Windows Phone 7 [The Competitors]

by Josh Rubenoff Apr 22, 2010

I know that writing about Microsoft in anything approaching a respectful tone is basically verboten on an Apple blog, but when Windows Phone 7 was announced, I was legitimately impressed. It's obvious there are some very smart people at the company—the Xbox 360 is successful for a reason. And I actually found myself wishing the Zune HD had Mac support when I first got my hands on one. But there were two MSFT divisions I was confident would never rise above mediocrity: Windows and Windows Mobile. You see, Microsoft is terrified of breaking compatibility in new versions of its operating systems and alienating its core base of enterprise users. But since mobile devices are widely regarded as the next great frontier in computing, and Windows Mobile 6.5 couldn't be seen as anything other than an abysmal failure, they decided to make a radical change.


And I would argue that some of Windows Phone 7's design concepts are more radical than the iPhone's when it was first launched. Apple's idea of the home screen as a sheet of square icons representing single applications dates back to the Mac OS 9 Launcher. Microsoft, however, has icons on its home screen which launch "hubs" representing different activities: the "People" hub combines your recent calls, contact list and your friends' social network activity into one screen. When WP7 was announced at Mobile World Congress in February, the presenter kept repeating that "the phone is not a PC" as justification for their design choices (almost as if they kept needing to be reminded of it themselves!), and that philosophy is reflected in the Hubs: a phone's real estate and general context isn't necessarily suited for using one single-purpose app at a time. Hubs present a plethora of information geared towards the specific context in which you are currently using your phone: the People hub gives you general information on your contacts, the Games hub presents your Xbox Live information in addition to your games library, and the dedicated Search button on your phone provides contacts and local search in addition to Web search with Bing.

Applications Hub
One thing I also like about the WP7 design is how interface elements are larger than the screen itself. Much has been made of how the iPad provides a form factor large enough to display both interface elements and content, whereas  the iPhone can only display either a menu or an app's content at once because its screen is so small. I wonder if Microsoft's found a compromise in making the virtual dimensions of the application longer than the screen itself - providing room for both UI and content if one just takes the time to scroll horizontally. It reminds me a little bit of Scott McCloud's "infinite canvas" idea.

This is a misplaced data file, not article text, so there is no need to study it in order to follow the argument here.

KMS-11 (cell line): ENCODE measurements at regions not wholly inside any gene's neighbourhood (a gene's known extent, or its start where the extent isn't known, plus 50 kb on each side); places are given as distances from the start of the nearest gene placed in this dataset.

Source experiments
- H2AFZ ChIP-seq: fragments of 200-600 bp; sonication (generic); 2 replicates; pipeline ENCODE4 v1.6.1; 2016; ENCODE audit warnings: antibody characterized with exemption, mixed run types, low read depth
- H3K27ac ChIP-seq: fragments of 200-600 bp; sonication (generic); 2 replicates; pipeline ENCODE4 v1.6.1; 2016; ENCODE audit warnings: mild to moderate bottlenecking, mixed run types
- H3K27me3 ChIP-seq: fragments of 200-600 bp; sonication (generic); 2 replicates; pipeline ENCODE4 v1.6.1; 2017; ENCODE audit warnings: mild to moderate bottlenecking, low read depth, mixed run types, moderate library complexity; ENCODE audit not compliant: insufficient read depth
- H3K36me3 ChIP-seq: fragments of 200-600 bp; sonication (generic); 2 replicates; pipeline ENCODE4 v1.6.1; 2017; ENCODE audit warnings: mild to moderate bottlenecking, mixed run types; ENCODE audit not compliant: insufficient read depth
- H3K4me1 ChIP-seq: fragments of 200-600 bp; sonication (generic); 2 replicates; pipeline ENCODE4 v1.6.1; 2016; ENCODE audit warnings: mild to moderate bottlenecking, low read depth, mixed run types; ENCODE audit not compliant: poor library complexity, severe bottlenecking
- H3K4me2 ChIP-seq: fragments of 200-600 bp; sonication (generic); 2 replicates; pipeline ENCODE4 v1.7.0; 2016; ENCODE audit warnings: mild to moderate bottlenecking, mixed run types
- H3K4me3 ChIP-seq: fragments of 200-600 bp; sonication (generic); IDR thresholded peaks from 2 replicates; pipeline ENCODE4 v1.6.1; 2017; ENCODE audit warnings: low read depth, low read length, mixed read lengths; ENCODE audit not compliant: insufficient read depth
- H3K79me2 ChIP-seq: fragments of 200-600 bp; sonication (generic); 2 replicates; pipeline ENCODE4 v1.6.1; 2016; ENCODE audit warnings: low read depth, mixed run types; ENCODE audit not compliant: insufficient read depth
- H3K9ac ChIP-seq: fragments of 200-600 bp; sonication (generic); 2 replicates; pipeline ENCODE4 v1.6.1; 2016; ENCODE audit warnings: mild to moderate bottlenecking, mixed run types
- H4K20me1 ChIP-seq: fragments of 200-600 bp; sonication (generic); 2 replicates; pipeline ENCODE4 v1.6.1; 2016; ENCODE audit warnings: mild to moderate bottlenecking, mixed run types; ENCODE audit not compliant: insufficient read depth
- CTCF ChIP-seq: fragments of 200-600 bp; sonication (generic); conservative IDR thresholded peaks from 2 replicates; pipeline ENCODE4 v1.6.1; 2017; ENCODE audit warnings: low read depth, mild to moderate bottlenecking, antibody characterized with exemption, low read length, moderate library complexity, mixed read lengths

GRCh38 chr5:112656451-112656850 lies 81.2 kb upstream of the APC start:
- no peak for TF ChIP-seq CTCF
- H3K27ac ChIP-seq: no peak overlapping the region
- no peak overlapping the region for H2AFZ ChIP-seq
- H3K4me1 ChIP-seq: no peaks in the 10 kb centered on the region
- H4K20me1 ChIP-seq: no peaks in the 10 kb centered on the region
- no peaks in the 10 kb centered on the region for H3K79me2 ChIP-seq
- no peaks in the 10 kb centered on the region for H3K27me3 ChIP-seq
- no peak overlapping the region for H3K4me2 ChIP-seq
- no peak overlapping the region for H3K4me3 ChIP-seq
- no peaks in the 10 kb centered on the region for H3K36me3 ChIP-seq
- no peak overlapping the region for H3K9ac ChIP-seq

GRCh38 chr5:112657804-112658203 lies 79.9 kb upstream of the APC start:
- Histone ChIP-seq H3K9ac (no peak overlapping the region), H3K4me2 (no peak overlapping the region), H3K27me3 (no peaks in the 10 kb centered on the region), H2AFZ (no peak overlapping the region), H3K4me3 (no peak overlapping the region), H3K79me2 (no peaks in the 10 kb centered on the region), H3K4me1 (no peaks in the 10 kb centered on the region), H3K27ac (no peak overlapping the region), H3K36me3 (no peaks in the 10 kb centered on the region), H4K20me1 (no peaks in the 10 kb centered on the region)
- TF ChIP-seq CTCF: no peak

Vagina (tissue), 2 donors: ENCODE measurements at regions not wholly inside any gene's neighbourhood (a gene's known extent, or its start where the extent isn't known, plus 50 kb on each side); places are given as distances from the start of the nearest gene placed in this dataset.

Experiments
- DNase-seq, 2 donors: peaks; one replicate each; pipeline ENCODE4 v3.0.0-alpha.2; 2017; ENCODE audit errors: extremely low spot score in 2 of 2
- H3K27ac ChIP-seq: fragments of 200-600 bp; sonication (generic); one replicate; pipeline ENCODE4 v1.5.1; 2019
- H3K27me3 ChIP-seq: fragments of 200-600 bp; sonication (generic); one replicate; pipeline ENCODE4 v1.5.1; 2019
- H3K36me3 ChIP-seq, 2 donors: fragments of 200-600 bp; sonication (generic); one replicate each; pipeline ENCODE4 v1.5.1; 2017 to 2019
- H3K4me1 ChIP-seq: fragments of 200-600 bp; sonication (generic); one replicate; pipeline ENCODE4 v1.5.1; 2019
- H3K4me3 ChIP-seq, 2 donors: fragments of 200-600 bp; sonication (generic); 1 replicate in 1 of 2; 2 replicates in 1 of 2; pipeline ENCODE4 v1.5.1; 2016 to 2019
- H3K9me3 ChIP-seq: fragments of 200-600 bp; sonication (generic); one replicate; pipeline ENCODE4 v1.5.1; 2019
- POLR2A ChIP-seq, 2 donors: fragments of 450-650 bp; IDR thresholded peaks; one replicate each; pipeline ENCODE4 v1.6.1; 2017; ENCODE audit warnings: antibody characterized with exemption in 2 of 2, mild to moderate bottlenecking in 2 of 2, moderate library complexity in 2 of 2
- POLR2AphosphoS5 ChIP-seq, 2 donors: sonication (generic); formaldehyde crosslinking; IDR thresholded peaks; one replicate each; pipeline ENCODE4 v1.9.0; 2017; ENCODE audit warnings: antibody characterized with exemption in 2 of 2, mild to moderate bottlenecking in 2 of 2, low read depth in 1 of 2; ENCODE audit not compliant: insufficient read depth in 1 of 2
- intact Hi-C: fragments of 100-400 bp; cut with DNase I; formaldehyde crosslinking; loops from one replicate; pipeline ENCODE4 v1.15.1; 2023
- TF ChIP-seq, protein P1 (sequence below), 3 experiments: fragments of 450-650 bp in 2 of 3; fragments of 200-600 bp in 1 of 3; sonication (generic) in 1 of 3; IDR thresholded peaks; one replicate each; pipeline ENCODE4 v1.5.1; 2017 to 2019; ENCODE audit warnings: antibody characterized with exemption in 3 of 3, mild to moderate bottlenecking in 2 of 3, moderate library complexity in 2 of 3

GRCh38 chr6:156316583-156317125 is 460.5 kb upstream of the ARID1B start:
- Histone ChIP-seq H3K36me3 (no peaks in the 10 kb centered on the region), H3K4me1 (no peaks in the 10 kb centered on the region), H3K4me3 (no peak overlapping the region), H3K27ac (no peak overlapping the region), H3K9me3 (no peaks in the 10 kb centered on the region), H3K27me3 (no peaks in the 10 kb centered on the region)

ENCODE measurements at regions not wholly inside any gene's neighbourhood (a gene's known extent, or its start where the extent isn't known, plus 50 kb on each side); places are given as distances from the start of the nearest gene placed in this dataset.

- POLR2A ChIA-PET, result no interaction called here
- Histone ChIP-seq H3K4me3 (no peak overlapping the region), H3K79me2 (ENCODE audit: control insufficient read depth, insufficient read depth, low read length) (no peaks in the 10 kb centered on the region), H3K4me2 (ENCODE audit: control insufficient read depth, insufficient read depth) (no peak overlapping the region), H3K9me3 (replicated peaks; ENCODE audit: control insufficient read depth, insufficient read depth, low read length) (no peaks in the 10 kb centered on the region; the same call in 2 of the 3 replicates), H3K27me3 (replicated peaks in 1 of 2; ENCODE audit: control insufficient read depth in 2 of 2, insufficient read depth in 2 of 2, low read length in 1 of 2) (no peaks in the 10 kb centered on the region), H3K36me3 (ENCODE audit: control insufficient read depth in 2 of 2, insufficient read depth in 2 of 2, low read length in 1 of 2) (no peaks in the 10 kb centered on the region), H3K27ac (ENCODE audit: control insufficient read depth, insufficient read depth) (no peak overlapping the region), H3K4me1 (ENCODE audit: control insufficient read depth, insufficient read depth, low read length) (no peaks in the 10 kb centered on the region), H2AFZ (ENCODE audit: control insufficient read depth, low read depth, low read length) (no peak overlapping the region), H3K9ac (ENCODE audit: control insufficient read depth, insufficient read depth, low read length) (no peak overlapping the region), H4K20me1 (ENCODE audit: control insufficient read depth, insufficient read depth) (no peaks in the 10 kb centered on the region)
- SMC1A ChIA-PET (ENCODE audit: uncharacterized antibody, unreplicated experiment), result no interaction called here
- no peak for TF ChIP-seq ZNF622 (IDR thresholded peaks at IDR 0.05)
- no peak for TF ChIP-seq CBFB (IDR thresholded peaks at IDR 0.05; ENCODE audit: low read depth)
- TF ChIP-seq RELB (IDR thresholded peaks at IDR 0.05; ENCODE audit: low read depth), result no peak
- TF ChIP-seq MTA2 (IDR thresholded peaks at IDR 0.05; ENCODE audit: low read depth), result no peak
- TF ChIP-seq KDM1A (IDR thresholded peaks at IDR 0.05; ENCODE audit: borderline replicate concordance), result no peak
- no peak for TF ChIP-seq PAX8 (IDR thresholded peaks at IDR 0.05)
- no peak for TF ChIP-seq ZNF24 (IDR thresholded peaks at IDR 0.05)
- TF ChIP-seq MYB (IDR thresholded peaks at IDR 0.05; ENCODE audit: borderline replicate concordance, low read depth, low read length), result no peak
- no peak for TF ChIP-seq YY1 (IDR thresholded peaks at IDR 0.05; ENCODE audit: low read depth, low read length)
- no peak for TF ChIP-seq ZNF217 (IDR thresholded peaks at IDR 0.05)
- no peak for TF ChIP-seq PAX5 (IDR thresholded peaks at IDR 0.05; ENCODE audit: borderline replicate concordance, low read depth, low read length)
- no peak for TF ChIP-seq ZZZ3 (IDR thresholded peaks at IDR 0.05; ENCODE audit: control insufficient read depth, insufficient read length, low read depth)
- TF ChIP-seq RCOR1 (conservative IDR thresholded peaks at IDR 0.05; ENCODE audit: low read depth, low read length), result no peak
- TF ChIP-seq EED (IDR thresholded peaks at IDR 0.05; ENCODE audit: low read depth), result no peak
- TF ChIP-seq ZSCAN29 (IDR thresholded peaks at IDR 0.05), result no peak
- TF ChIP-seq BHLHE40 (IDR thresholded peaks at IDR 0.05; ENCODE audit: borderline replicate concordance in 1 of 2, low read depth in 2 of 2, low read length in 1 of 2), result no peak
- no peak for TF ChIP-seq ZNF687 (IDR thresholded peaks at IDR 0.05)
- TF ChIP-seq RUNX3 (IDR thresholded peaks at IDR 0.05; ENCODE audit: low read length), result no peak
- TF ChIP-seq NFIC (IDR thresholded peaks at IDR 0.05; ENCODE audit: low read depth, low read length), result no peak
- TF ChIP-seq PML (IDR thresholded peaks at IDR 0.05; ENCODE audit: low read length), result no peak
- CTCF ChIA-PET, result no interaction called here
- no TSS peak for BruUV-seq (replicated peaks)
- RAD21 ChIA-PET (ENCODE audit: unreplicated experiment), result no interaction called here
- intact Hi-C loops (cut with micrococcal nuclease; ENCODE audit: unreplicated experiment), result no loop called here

Looking at both on a computer screen, at least, I think WP7's interface makes iPhone OS look visually dated - although I'm sure it'll be a different story entirely when we see WP7 on an actual phone by the end of the year. (The two-icons-per-line design of the Windows Phone homescreen isn't something I'm very excited about.) But I'm worried about how sustainable the Hubs are. Microsoft's done a fine job grouping its own applications into a series of contexts in which the user might require specific information, but what about when users actually get a hold of these phones and start installing third-party apps? Will hubs become impossible-to-navigate messes, with thirty genres of games laid out on a single horizontal area? Still, I think this is one of the better efforts I've seen from a major tech company in recent months.


  • It’s a pretty busy interface. It might be innovative and powerful (?), but it doesn’t give off the aura of simplicity, which I think is really lit a torch under iPhone sales.

    countach had this to say on Apr 22, 2010 Posts: 11
  • I agree with you that it’s a promising start, but the practicality of it remains to be seen.  Still, credit to them for not just copying iPhone OS. 

    I wish that Android had gone in this direction since I prefer the openness of that system. But for now, iPhone and (presumably) WM7 still have the slickness and ease of use.

    Beeblebrox had this to say on Apr 22, 2010 Posts: 2220
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